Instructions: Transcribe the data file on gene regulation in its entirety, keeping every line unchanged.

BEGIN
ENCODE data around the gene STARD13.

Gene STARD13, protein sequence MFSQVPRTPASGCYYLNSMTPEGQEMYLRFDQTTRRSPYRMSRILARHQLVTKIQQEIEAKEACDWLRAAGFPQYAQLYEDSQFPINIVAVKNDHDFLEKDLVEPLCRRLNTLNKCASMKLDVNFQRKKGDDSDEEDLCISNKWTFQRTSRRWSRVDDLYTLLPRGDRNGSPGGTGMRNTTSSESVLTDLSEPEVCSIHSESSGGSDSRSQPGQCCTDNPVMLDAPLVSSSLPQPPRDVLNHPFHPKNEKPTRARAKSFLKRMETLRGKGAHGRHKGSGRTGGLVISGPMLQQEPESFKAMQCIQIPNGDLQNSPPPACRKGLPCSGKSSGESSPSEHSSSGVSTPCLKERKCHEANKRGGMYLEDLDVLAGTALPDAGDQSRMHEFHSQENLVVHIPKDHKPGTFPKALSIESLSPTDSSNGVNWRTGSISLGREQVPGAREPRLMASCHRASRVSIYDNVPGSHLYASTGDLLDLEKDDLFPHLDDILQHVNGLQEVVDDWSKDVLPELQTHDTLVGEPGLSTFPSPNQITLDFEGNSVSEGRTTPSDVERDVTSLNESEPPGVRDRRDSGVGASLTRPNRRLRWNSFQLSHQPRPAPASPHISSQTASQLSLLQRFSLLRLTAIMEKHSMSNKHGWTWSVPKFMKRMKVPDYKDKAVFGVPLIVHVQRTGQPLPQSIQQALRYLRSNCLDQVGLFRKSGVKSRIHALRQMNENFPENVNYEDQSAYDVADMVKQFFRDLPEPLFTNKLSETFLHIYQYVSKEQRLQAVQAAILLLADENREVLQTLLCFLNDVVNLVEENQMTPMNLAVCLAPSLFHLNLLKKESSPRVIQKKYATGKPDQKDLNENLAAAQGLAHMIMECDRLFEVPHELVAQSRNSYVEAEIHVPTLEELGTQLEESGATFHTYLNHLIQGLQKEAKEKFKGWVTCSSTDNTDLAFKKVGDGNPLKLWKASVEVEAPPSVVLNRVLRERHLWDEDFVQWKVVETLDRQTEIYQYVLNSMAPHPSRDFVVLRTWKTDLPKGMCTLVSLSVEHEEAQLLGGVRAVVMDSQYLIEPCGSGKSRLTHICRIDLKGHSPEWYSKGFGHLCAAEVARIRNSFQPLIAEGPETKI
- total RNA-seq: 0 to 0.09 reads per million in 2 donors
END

ENCODE data around the gene STARD13.

Gene STARD13, protein sequence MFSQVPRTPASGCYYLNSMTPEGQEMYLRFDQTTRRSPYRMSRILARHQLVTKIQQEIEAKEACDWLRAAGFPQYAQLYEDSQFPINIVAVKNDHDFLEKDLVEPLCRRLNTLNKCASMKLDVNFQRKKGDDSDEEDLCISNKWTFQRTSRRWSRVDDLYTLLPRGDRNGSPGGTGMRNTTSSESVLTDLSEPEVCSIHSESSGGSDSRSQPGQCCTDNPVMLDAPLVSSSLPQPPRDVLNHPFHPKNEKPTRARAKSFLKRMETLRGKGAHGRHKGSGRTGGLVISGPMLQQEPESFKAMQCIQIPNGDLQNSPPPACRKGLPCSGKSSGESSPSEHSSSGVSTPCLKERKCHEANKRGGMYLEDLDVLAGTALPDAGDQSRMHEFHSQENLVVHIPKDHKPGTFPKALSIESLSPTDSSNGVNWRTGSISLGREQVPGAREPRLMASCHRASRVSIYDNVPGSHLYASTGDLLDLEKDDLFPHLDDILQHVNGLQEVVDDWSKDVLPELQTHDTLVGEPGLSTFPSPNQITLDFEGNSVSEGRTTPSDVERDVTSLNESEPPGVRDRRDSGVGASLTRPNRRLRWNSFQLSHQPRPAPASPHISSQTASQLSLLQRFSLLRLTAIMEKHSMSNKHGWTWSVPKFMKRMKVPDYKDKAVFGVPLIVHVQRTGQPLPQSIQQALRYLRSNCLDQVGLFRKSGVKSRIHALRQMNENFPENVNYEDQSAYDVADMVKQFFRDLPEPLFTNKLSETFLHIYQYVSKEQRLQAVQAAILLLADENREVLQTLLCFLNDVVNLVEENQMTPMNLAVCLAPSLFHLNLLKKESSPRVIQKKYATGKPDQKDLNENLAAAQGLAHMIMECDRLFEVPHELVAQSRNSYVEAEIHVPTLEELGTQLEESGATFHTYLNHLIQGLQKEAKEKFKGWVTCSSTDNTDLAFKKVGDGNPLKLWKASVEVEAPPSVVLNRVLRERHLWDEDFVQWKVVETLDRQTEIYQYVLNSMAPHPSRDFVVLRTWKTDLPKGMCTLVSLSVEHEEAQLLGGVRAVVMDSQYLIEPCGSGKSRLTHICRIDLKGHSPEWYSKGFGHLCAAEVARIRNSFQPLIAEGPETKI
- total RNA-seq: 0 to 0.09 reads per million in 2 donors